The following is an editorial from the Mankato Free Press.
The environmental review on the pipeline has been in the works for five years. State and federal regulators have extensively reviewed the environmental impact and given it passing grades.
In fact, if the pipeline is not approved and built, Canadian companies will simply ship the crude oil by rail, which would increase greenhouse gas emissions 28 percent to 42 percent compared to the pipeline shipments, according to the State Department report.
The report also notes that the Canadian heavy crude supplies will be developed whether or not Keystone is built. So, again, denial by the U.S. will have no impact on greenhouse gas emissions.
The pipeline would increase the supply of gasoline and other products being produced by U.S. refiners in the Gulf Coast. Any increase in supply is likely to have a downward impact on gasoline prices especially at a time when gasoline and oil consumption is moderating in the United States. Obviously the market cannot be predicted with exactitude, but opponents often overlook how lower energy prices can spur economic growth, including many of the green industries and pollution-cutting technologies that opponents of Keystone want to see happen.
There are many economic and environmental reasons to move forward with Keystone. The reasons to halt it seem mostly political.
Opponents say it will increase the level of greenhouse gases. The report by the Obama-led state department says there will be no significant greenhouse gas impact. The opponents have not been able to come up with reasonable economic and environmental arguments, instead they mostly vow to hold vigils and protest pipeline construction holding civil disobedience rallies.
There will be a heavy political push by opponents for Kerry and the Obama administration to reject the project in an election year when Democrats don’t want to weaken any support they might have from their base.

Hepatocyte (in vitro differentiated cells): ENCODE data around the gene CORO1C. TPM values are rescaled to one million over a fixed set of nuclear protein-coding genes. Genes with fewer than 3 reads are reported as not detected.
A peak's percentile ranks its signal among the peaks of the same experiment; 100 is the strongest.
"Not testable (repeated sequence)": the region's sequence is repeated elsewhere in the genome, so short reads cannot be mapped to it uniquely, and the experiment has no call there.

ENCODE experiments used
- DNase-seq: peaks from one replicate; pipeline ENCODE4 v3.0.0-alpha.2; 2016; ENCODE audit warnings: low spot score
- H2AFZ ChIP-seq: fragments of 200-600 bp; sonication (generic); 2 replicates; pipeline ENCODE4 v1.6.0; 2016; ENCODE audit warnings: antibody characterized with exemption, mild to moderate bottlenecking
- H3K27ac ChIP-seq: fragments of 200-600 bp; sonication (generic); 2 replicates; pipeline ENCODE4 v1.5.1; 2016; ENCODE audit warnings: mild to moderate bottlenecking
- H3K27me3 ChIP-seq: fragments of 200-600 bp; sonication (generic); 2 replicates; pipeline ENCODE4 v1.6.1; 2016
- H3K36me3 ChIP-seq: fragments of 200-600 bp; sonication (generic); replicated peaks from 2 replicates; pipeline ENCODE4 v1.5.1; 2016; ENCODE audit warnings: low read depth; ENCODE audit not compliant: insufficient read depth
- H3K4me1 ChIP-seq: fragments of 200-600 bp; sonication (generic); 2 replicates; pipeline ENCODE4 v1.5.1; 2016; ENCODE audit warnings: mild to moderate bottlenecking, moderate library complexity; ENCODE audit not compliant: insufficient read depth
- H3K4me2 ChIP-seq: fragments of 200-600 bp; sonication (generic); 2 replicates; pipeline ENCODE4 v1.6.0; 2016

One Obama contributor, Neva Goodwin, co-director of the Global Development and Environmental Institute at Tufts University, told the Washington Post that she would be working with “an informal network of political donors that will be pushing Kerry to do the right thing.”
Ironically, she is the great-granddaughter of John Rockefeller, founder of Standard Oil.
Others opponents, such as Erich Pica, president of Friends of the Earth, told the Post if Obama approved the pipeline “he reduces what little credibility he has to the rest of the world in showing that the U.S. is going to be a climate-change leader.”
That statement is telling because it suggests Obama should make the decision to “show the world” we’re environmental leaders when he should be showing Americans we’re going to have a sensible energy policy that safely increases the supply of energy from our friends and is produced by refiners in the U.S.
In any case, denying the pipeline won’t change the economic forces that are bringing the heavy Canadian crude onto the market. But denial of the project will cost U.S. workers 2,000 construction jobs during the two-year building period and the U.S. economy $3.4 billion.
And while environmentalists seem zealous to make Keystone their narrative, the Obama administration can take pride in its current environmental record. It took one of the biggest steps to reducing greenhouse gases when it administratively increased fuel mileage standards for American vehicles.
It has invested through subsidies and tax credits in green energy like solar and biofuels. It has been willing to consider reasonable ideas to open up more land for domestic oil production to the point where for the first time we’re producing more oil at home than importing from abroad.
Certainly, global warming and greenhouse gases should be a concern, but stopping the Keystone pipeline will not address either of those issues, as report after report is now showing.
It’s time for the Obama administration to approve the Keystone XL pipeline.
Reprinted with permission.
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